by Cosmo Lee

Today’s retro thrash revival mostly comes in two flavors – modern and hyper-compressed, and slavishly old-school, down to the crappy production. The latter only makes me want to listen to the original. (Why date someone who’s just like your ex?) Blood Money (Pulverised, 2008) skews towards the former, but balances its pancake drums with old-school riffing. Guillotine have somewhat of an old-school claim, putting out Under the Guillotine, a German-style thrash workout, in 1997 before hiding out for a while. Most likely they saw the current thrash revival and decided to get a piece of it.

Die, Live

Which is fine – I’m finding that my favorite retro thrash is by rejuvenated old guys. (Recent records by Death Angel, Exodus, Laaz Rockit, and Testament come to mind.) Guillotine have probably kept tabs on younger bands, as “Insanity” has melodic ostinatos that recall The Haunted. In fact, Guillotine is pretty much the band that The Haunted should be. Slayer-isms pop up here and there, and “Dying World” is Testament-esque, down to its clean-toned intro, “Madness.” Thus, Guillotine haven’t come back as anything terribly original. (Later Kreator is a good reference point.)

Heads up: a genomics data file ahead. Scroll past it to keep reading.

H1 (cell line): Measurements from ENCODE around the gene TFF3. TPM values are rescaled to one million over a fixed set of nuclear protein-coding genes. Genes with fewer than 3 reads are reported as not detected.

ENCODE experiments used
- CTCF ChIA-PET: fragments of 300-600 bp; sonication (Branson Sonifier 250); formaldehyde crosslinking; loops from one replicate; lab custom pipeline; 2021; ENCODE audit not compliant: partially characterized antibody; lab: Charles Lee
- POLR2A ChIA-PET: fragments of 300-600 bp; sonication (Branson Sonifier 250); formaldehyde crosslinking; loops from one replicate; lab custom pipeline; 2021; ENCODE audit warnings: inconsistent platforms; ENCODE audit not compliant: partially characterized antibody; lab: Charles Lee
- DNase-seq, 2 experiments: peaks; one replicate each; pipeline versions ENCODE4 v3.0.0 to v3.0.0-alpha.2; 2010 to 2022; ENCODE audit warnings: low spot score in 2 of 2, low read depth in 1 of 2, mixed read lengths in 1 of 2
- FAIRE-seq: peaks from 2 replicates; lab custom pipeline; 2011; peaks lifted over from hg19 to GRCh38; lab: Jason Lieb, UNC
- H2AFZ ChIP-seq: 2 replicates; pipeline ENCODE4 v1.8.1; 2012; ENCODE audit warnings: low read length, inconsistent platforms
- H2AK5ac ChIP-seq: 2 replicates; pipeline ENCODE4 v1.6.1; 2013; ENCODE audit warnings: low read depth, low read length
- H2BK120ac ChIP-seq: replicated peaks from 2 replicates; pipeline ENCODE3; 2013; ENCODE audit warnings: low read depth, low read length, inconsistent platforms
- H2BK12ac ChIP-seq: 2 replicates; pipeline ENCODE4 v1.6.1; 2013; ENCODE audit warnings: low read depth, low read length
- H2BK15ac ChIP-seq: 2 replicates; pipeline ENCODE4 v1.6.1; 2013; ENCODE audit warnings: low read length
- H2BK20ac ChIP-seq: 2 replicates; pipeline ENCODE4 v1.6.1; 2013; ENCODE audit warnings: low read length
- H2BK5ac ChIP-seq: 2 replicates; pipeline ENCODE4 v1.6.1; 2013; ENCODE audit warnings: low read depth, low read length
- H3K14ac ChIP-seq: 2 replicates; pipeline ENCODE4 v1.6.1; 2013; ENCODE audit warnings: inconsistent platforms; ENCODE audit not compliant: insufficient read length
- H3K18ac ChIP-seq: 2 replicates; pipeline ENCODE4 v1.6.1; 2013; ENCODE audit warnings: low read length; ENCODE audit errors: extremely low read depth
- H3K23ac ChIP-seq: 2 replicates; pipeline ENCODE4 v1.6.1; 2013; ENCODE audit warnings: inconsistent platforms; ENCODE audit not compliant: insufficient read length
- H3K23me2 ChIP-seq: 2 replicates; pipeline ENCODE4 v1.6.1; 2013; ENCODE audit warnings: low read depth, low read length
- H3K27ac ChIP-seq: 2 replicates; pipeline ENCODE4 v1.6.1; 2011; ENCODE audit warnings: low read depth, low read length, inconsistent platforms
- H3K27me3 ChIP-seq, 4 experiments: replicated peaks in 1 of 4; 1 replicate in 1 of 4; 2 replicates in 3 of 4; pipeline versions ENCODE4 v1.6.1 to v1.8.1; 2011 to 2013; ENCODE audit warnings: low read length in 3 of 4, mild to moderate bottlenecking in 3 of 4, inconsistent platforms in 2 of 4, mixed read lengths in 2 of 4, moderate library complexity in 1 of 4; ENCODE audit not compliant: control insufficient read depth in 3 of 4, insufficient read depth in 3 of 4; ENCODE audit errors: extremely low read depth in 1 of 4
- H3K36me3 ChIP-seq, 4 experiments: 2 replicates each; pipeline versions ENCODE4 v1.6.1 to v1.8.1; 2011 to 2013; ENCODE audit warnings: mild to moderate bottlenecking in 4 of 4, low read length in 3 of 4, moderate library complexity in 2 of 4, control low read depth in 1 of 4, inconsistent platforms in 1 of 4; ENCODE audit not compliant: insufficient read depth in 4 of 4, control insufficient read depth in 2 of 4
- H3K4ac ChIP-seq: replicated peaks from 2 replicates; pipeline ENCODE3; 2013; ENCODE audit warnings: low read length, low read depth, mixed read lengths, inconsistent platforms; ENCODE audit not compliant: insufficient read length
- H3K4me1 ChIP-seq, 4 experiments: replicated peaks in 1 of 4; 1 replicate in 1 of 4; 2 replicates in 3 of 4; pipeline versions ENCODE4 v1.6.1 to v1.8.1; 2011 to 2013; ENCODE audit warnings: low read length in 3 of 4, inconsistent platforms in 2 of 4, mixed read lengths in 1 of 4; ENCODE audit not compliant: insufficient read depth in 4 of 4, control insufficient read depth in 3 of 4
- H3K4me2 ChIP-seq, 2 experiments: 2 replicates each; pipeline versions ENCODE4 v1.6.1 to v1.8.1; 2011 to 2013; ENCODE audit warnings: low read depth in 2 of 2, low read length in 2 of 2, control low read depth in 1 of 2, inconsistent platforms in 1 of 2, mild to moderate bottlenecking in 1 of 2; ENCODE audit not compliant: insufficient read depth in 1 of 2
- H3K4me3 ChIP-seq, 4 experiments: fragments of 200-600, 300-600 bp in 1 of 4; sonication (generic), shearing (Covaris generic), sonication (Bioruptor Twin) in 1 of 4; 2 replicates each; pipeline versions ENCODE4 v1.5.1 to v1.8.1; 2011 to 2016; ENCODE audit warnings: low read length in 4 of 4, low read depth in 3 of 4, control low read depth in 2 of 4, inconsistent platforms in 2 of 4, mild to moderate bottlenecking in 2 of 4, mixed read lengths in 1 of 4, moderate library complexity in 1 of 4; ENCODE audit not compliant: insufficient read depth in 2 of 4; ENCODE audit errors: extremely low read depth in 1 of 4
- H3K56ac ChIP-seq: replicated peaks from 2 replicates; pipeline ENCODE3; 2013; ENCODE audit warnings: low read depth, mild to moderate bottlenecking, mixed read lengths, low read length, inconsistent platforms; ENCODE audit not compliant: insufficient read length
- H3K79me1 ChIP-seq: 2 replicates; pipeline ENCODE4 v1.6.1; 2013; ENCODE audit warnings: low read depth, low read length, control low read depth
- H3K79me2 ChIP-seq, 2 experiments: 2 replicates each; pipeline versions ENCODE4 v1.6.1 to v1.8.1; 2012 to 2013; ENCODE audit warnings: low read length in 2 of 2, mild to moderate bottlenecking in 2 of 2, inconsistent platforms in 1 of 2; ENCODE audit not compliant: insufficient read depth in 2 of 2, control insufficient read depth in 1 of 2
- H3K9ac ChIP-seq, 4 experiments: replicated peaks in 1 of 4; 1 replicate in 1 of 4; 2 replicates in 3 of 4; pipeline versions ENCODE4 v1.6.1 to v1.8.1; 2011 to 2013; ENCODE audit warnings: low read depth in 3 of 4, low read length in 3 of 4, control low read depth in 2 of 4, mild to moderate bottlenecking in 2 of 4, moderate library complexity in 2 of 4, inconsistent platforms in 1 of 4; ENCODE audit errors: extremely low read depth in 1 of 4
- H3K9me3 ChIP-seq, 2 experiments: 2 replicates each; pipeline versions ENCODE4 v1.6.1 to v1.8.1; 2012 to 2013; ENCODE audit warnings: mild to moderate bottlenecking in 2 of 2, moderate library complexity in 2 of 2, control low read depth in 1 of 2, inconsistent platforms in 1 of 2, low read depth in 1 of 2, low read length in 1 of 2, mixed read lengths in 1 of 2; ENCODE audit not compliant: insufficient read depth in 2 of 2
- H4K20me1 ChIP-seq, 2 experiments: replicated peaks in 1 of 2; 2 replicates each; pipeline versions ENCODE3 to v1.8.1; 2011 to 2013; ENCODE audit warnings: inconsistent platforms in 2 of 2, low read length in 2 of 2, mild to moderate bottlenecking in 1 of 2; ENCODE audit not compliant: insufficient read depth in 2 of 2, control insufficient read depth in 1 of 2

But one crucial aspect does feel original – songwriting. The hooks, tension and release, and balance of melody and brutality all make for memorable songs. These are in short supply in today’s retro thrash. Sad that the ability to write an actual song has become a lost art. Guillotine have it, though, and they maintain their roots while moving forward with modern touches. Ed Repka’s artwork is perfect for the occasion: the end of one era, the start of another. Adios Motherfucker (A.M.F.) – there’s a thrash title right there.

The End